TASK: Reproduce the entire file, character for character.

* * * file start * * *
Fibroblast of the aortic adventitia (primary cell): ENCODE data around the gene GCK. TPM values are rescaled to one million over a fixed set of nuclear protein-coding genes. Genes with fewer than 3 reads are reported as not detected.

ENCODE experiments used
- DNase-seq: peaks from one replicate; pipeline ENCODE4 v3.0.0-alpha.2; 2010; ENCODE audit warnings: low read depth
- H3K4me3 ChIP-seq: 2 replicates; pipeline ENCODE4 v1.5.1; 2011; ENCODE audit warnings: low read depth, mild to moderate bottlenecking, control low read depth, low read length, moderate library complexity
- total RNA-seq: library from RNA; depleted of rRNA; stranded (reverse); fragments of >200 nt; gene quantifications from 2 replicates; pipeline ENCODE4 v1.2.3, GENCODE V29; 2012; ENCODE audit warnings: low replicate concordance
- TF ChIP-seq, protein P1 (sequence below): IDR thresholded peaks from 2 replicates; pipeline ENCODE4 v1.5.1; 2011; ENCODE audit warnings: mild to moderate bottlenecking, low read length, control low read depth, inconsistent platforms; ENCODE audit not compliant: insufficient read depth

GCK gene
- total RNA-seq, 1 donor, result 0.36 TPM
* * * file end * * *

Fibroblast of the aortic adventitia (primary cell): ENCODE data around the gene GCK. TPM values are rescaled to one million over a fixed set of nuclear protein-coding genes. Genes with fewer than 3 reads are reported as not detected.

ENCODE experiments used
- DNase-seq: peaks from one replicate; pipeline ENCODE4 v3.0.0-alpha.2; 2010; ENCODE audit warnings: low read depth
- H3K4me3 ChIP-seq: 2 replicates; pipeline ENCODE4 v1.5.1; 2011; ENCODE audit warnings: low read depth, mild to moderate bottlenecking, control low read depth, low read length, moderate library complexity
- total RNA-seq: library from RNA; depleted of rRNA; stranded (reverse); fragments of >200 nt; gene quantifications from 2 replicates; pipeline ENCODE4 v1.2.3, GENCODE V29; 2012; ENCODE audit warnings: low replicate concordance
- TF ChIP-seq, protein P1 (sequence below): IDR thresholded peaks from 2 replicates; pipeline ENCODE4 v1.5.1; 2011; ENCODE audit warnings: mild to moderate bottlenecking, low read length, control low read depth, inconsistent platforms; ENCODE audit not compliant: insufficient read depth

GCK gene
- total RNA-seq, 1 donor, result 0.36 TPM